The Afghan people defied more than the Taliban in the elections on April 5, they defied the expectations and doubts of the world, including themselves. At a press conference on Saturday night, the Chair of the Independent Election Commission (IEC), Ahmad Yousuf Nuristani, estimated a 58 percent voter turnout based on preliminary reports with a 65 percent male and 35 percent female breakdown. Even in volatile provinces such as Kandahar and Balkh and districts like Nawa in Helmand, Afghans flocked to polling stations in troves far higher than expected, especially in contrast to the previous elections. In 2009, voter turnout reports ranged from 20 to 50 percent with high disparity between provinces and the lowest turnouts reported in Pashtun-dominated areas infected by the Taliban, further complicated by allegations- real and perceived- of widespread fraud. Yet even the complaints filed so far to the Electoral Complaints Commission (ECC), including accusations of ballot box stuffing, ‘ghost’ voting, and meddling by officials, pale in comparison to the previous elections. Strikingly- and positively- a significant portion of those complaints revolve around ballot shortages in as many as 15 of the 34 provinces which resulted in voting time extensions.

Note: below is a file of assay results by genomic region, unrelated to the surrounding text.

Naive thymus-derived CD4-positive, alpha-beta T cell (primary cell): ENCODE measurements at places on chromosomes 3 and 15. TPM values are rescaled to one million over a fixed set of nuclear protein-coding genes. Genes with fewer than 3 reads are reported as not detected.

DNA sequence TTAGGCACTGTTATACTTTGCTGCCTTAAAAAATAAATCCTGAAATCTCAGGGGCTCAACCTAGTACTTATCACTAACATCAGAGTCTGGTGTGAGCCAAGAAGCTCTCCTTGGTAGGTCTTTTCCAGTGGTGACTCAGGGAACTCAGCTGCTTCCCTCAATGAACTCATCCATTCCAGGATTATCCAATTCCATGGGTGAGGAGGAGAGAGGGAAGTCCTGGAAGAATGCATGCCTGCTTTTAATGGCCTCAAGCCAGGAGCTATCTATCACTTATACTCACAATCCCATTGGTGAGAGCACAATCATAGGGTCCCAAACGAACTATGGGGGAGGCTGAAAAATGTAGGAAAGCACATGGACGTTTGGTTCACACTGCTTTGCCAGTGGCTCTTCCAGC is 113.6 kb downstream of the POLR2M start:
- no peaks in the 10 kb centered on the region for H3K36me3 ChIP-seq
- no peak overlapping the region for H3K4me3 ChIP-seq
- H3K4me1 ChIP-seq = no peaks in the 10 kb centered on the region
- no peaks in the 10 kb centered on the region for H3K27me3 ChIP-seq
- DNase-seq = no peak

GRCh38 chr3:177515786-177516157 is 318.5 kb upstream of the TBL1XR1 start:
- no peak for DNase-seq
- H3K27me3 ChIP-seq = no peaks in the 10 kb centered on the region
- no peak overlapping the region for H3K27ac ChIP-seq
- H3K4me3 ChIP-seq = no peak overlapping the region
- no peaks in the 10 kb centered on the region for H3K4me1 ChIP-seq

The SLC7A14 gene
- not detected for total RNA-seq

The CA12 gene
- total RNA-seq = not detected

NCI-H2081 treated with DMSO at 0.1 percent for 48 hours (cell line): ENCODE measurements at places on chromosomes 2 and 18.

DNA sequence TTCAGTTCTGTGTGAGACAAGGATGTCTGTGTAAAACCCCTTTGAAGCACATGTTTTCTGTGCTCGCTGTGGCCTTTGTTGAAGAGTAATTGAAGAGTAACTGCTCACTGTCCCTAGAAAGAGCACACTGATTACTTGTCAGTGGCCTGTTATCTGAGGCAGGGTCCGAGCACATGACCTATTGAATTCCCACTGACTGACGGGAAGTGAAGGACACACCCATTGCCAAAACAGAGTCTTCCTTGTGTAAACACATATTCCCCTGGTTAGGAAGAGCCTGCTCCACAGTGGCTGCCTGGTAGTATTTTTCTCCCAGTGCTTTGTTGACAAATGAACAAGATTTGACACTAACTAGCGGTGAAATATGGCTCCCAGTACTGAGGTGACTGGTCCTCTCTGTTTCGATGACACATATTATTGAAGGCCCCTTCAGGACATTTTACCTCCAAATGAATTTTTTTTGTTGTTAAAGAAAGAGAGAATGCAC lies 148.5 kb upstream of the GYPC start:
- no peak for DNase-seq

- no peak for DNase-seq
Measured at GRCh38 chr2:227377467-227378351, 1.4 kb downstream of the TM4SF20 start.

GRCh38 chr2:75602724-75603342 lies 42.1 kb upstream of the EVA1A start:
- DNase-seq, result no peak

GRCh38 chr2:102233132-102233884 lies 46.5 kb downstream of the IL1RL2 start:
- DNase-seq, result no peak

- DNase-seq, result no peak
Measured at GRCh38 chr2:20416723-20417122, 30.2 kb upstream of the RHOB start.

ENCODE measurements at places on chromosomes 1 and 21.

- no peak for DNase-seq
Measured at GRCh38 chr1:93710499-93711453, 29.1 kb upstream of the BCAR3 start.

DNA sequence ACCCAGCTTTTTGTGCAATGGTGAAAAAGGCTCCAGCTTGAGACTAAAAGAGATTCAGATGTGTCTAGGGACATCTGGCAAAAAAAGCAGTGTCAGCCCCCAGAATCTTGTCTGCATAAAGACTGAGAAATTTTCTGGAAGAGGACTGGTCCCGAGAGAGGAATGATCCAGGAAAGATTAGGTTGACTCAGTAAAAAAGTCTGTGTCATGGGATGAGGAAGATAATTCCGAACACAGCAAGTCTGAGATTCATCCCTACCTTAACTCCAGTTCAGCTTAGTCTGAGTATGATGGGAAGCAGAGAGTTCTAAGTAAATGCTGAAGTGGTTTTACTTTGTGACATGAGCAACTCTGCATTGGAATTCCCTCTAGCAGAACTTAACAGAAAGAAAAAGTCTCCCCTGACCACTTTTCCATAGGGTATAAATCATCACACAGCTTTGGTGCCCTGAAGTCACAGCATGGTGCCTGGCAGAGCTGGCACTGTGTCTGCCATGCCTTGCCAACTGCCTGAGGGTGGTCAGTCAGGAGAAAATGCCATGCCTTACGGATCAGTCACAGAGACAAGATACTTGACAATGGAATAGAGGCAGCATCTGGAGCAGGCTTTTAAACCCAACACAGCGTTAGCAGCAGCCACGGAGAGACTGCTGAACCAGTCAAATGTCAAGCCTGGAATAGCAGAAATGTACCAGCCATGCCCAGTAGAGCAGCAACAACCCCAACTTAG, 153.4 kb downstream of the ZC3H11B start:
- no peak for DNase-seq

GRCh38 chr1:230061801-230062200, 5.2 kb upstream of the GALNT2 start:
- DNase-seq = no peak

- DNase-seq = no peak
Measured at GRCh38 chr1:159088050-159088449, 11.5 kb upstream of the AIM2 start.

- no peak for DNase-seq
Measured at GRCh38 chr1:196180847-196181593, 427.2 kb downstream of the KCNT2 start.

Preliminary polling so far projects Dr. Ashraf Ghani Ahmadzai and Dr. Abdullah Abdullah as the front runners and potential candidates of a prospective run-off slotted for May 28; that is, if the final results unveiled on May 15 don’t confirm a victor by majority. Zalmai Rassoul Mohammadzai, oft accused of representing the extant regime given the endorsement by Karzai’s brother in an early drop-out from the running, is forecasted to land a distant third. Despite speculation that Karzai might play a more direct, heavy-handed role in the outcome, Rassoul is unlikely to emerge as a dark horse. Instead, Rassoul’s ticket offers room for political tinkering, especially given the vote split: with Zia Massoud as a running mate, Rassoul likely absorbed some support otherwise allotted to Abdullah, Rassoul’s ties to Zahir Shah and the Afghan royalty possibly appealed to remaining loyalists, and his familial Mohammadzai ties to Kandahar does make him a potential deal-breaker in the south.. Accusations, however, that Karzai is seeking to anchor his influence in a Putin-esque fashion seem largely detached. Much of this stems from the controversy over his refusal to sign the Bilateral Security Agreement (BSA). Yet the inheritance of this agreement by Karzai’s successor allows the incoming leader ownership over a critical foreign policy aspect which, in the long-run, might produce far more constructive political dividends. Additionally, Karzai’s role in how Rassoul allocates his support base behind the curtain in a run-off projected between Abdullah and Ghani, especially given the sensitivity of Pashtun tribal politics, could dampen widespread backlash against the succeeding regime- a constructive approach Karzai seems invested in, if not pressured to embrace in order to cultivate a more positive legacy alone. The litmus test on whether or not rancor ignites among ethno-tribal fault lines, primarily in the south, lies in the preliminary results pegged for release on April 24.